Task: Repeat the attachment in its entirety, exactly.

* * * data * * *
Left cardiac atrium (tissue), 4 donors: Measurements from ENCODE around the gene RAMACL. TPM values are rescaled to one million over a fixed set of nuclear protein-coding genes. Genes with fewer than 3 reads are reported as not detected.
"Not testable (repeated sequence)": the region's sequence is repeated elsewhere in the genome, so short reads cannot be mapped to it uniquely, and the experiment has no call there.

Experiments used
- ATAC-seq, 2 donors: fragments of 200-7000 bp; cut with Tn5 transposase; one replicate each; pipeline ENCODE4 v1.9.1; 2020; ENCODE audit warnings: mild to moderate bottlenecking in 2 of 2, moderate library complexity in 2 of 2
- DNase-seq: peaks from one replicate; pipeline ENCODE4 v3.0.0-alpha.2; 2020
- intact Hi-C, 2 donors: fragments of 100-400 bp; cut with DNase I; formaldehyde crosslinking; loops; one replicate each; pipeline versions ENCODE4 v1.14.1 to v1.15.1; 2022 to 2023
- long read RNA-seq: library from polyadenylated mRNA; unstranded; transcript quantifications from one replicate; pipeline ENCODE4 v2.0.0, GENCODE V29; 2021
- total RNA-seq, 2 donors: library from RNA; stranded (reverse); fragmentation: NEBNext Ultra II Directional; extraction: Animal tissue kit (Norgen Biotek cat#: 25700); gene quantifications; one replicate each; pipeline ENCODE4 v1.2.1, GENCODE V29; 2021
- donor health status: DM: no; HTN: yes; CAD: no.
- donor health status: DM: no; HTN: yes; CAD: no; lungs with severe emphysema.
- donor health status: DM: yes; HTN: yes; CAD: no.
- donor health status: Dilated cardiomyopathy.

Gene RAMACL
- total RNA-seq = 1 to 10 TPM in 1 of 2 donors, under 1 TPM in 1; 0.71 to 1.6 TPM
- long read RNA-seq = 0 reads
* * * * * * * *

Left cardiac atrium (tissue), 4 donors: Measurements from ENCODE around the gene RAMACL. TPM values are rescaled to one million over a fixed set of nuclear protein-coding genes. Genes with fewer than 3 reads are reported as not detected.
"Not testable (repeated sequence)": the region's sequence is repeated elsewhere in the genome, so short reads cannot be mapped to it uniquely, and the experiment has no call there.

Experiments used
- ATAC-seq, 2 donors: fragments of 200-7000 bp; cut with Tn5 transposase; one replicate each; pipeline ENCODE4 v1.9.1; 2020; ENCODE audit warnings: mild to moderate bottlenecking in 2 of 2, moderate library complexity in 2 of 2
- DNase-seq: peaks from one replicate; pipeline ENCODE4 v3.0.0-alpha.2; 2020
- intact Hi-C, 2 donors: fragments of 100-400 bp; cut with DNase I; formaldehyde crosslinking; loops; one replicate each; pipeline versions ENCODE4 v1.14.1 to v1.15.1; 2022 to 2023
- long read RNA-seq: library from polyadenylated mRNA; unstranded; transcript quantifications from one replicate; pipeline ENCODE4 v2.0.0, GENCODE V29; 2021
- total RNA-seq, 2 donors: library from RNA; stranded (reverse); fragmentation: NEBNext Ultra II Directional; extraction: Animal tissue kit (Norgen Biotek cat#: 25700); gene quantifications; one replicate each; pipeline ENCODE4 v1.2.1, GENCODE V29; 2021
- donor health status: DM: no; HTN: yes; CAD: no.
- donor health status: DM: no; HTN: yes; CAD: no; lungs with severe emphysema.
- donor health status: DM: yes; HTN: yes; CAD: no.
- donor health status: Dilated cardiomyopathy.

Gene RAMACL
- total RNA-seq = 1 to 10 TPM in 1 of 2 donors, under 1 TPM in 1; 0.71 to 1.6 TPM
- long read RNA-seq = 0 reads